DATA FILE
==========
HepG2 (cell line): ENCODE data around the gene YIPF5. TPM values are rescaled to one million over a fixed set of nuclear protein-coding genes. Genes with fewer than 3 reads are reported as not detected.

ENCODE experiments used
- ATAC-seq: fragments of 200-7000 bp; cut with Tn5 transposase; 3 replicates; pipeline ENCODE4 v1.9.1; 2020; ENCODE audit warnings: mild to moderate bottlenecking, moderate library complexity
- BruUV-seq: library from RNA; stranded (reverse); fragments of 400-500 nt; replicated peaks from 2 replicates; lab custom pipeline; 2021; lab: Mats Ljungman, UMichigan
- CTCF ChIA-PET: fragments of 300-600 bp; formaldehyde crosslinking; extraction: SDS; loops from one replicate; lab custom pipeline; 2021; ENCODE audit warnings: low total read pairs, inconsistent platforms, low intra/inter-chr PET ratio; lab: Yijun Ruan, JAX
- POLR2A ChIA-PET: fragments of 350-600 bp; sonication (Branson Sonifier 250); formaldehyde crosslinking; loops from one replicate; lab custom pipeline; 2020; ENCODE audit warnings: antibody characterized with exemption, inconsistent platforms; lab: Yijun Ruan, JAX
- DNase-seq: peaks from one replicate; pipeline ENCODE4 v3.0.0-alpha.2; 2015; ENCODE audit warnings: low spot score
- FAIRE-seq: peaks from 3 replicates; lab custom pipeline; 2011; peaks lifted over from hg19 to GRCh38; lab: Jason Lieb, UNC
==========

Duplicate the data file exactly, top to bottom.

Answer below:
HepG2 (cell line): ENCODE data around the gene YIPF5. TPM values are rescaled to one million over a fixed set of nuclear protein-coding genes. Genes with fewer than 3 reads are reported as not detected.

ENCODE experiments used
- ATAC-seq: fragments of 200-7000 bp; cut with Tn5 transposase; 3 replicates; pipeline ENCODE4 v1.9.1; 2020; ENCODE audit warnings: mild to moderate bottlenecking, moderate library complexity
- BruUV-seq: library from RNA; stranded (reverse); fragments of 400-500 nt; replicated peaks from 2 replicates; lab custom pipeline; 2021; lab: Mats Ljungman, UMichigan
- CTCF ChIA-PET: fragments of 300-600 bp; formaldehyde crosslinking; extraction: SDS; loops from one replicate; lab custom pipeline; 2021; ENCODE audit warnings: low total read pairs, inconsistent platforms, low intra/inter-chr PET ratio; lab: Yijun Ruan, JAX
- POLR2A ChIA-PET: fragments of 350-600 bp; sonication (Branson Sonifier 250); formaldehyde crosslinking; loops from one replicate; lab custom pipeline; 2020; ENCODE audit warnings: antibody characterized with exemption, inconsistent platforms; lab: Yijun Ruan, JAX
- DNase-seq: peaks from one replicate; pipeline ENCODE4 v3.0.0-alpha.2; 2015; ENCODE audit warnings: low spot score
- FAIRE-seq: peaks from 3 replicates; lab custom pipeline; 2011; peaks lifted over from hg19 to GRCh38; lab: Jason Lieb, UNC